When it comes to 29-year-old Cuban second baseman Hector Olivera, three words come up often that aren’t common to hear in the scouting community:
“I don’t know.”
For the scouts who followed Olivera on the Cuban national team from 2008-10, they loved what they saw. He was an elite performer in Cuba’s Serie Nacional, he had average to plus tools across the board and excelled during international competition. Then he missed the entire 2012-13 season, reportedly due to a blood disorder, and hit well upon his return to Cuba last season (2013-14), though he played just 29 games at second base and mostly served as the DH for his Santiago De Cuba club.
That combination of talent and uncertainty drew hundreds of scouts to a two-day showcase at the Giants’ academy in the Dominican Republic last week. The first day of the showcase featured Olivera running the 60-yard dash, fielding grounders in the infield and taking batting practice. The next day, he faced live pitching, and recorded three hits in seven or eight at-bats.
The Padres, who Baseball America sources have tied to Olivera previously, had general manager A.J. Preller and international scouting director Chris Kemp in town to watch the showcase. The Padres have been aggressive and remain one of the favorites to land him, and perhaps his most likely landing spot.
The Giants had a big crowd on their home turf, including assistant GM John Barr, vice president of pro scouting Jeremy Shelley, special assistant Felipe Alou, senior scouting advisor Ed Creech and international crosschecker Joe Salermo. The A’s and Braves were two other teams that sources said had a notable presence at the event. Sources believe all of those teams could be in the mix to sign Olivera.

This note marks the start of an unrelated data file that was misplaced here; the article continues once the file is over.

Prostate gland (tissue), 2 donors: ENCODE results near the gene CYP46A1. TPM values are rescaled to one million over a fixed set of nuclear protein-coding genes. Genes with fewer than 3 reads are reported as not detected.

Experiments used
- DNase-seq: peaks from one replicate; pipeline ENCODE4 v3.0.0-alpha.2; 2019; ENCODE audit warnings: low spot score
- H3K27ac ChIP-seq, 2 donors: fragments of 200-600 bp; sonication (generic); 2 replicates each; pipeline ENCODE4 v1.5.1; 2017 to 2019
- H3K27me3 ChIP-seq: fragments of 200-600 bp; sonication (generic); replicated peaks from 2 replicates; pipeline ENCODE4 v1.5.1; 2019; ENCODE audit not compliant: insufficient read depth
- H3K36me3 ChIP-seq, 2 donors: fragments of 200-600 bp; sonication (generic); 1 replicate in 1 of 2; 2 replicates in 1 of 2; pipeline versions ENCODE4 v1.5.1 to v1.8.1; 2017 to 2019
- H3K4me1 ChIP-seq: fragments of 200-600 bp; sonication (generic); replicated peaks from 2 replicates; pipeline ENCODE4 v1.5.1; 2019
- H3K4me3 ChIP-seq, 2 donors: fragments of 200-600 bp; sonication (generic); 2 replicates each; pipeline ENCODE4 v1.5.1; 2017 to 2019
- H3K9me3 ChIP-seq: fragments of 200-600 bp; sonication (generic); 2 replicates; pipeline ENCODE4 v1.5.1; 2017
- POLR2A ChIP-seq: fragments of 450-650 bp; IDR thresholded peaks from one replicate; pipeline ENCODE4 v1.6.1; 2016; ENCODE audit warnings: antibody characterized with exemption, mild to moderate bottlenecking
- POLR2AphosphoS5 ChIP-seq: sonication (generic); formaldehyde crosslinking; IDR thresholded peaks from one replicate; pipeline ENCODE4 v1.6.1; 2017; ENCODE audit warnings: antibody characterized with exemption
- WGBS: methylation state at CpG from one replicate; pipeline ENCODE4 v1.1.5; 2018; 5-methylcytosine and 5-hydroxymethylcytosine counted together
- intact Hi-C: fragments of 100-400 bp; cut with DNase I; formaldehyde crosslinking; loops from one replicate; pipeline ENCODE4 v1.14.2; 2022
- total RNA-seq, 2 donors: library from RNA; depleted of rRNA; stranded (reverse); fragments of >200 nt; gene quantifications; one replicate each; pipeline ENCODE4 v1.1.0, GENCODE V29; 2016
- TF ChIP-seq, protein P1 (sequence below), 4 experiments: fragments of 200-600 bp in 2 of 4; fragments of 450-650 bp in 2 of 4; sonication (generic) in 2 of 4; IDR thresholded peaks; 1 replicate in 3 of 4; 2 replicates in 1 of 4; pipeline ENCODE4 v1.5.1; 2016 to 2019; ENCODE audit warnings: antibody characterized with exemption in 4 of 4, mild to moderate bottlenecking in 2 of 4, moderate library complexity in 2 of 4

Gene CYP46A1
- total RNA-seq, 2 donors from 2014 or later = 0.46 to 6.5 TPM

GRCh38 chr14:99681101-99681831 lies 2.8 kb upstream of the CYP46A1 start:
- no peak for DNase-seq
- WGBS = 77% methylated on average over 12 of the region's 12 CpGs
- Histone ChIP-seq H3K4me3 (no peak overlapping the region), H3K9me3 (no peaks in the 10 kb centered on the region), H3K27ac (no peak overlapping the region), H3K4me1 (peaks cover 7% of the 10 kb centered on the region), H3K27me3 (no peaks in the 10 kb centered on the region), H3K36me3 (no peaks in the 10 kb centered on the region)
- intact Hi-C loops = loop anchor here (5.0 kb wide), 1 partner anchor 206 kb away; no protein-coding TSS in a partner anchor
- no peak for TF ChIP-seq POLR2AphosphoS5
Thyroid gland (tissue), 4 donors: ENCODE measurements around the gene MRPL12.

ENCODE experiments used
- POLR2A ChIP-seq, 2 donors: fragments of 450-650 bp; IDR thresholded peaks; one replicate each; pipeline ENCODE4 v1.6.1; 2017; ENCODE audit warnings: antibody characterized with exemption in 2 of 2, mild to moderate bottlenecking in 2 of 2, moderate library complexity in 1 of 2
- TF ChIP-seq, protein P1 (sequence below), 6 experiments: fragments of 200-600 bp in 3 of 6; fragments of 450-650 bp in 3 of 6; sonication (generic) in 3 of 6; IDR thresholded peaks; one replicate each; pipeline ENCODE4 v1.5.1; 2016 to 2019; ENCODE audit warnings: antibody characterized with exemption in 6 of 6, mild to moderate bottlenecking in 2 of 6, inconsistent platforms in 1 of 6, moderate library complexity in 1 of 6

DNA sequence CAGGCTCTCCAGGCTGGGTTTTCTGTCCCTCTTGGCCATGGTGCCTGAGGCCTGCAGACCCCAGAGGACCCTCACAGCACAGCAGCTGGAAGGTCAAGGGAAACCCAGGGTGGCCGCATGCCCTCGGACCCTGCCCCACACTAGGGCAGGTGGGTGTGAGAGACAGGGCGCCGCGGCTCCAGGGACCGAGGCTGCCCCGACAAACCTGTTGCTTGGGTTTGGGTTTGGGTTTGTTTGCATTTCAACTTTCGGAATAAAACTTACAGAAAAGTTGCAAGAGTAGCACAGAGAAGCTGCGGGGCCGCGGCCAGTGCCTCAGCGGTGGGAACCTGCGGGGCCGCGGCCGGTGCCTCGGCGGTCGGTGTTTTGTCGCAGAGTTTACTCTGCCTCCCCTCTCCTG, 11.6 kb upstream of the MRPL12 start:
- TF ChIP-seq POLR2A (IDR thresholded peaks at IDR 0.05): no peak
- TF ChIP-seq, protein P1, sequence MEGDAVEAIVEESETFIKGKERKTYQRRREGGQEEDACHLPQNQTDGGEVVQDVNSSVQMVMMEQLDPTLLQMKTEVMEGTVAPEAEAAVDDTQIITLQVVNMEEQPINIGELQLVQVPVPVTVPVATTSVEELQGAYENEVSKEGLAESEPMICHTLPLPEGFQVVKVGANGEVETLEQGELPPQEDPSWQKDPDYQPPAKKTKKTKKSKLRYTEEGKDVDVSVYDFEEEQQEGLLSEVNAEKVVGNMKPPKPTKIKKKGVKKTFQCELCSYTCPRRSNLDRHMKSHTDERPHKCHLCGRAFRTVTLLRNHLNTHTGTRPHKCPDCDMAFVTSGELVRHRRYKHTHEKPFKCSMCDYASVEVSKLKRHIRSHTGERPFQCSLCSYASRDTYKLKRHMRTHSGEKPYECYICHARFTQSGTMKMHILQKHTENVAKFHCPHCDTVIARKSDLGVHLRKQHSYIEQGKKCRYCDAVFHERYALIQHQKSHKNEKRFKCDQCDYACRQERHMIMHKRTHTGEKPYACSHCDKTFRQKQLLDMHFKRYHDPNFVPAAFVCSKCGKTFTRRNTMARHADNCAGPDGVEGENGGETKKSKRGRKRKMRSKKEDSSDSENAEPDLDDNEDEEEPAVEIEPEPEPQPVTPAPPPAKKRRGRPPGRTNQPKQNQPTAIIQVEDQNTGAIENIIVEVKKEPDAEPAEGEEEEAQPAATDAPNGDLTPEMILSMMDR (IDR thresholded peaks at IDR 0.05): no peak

As for what happened on the field, scouts said Olivera looked good, perhaps a little tired on the second day, but he appeared to be in good physical condition, with more weight (6-foot-2, 220 pounds) than he had during his prime years on the national team, but carrying it in a good way. He ran the 60-yard dash in around 6.7 to 6.8 seconds, depending on the stopwatch, showing slightly above-average speed. He’s not flashy at second base, but scouts said he looked like a steady defender. Olivera also took groundballs at third base, and while he’s shown a plus arm in the past, he didn’t seem to be airing it out quite as much at the showcase.
Olivera has a quick bat and showed a tick above-average power, hitting the ball hard to all fields and generating loft with his swing. Like a lot of Cuban hitters, he wraps the bat in his setup, but he has a history of making consistent contact in games and scouts have lauded his hitting approach and strike-zone management.
Olivera has residency in Haiti but is still waiting for the specific license that Major League Baseball requires Cuban players to have to be able to sign. There’s no clear timetable for that, although given that he was first reported to have left Cuba in September, he should be able to sign by Opening Day. He’s expected to have private workouts next for clubs.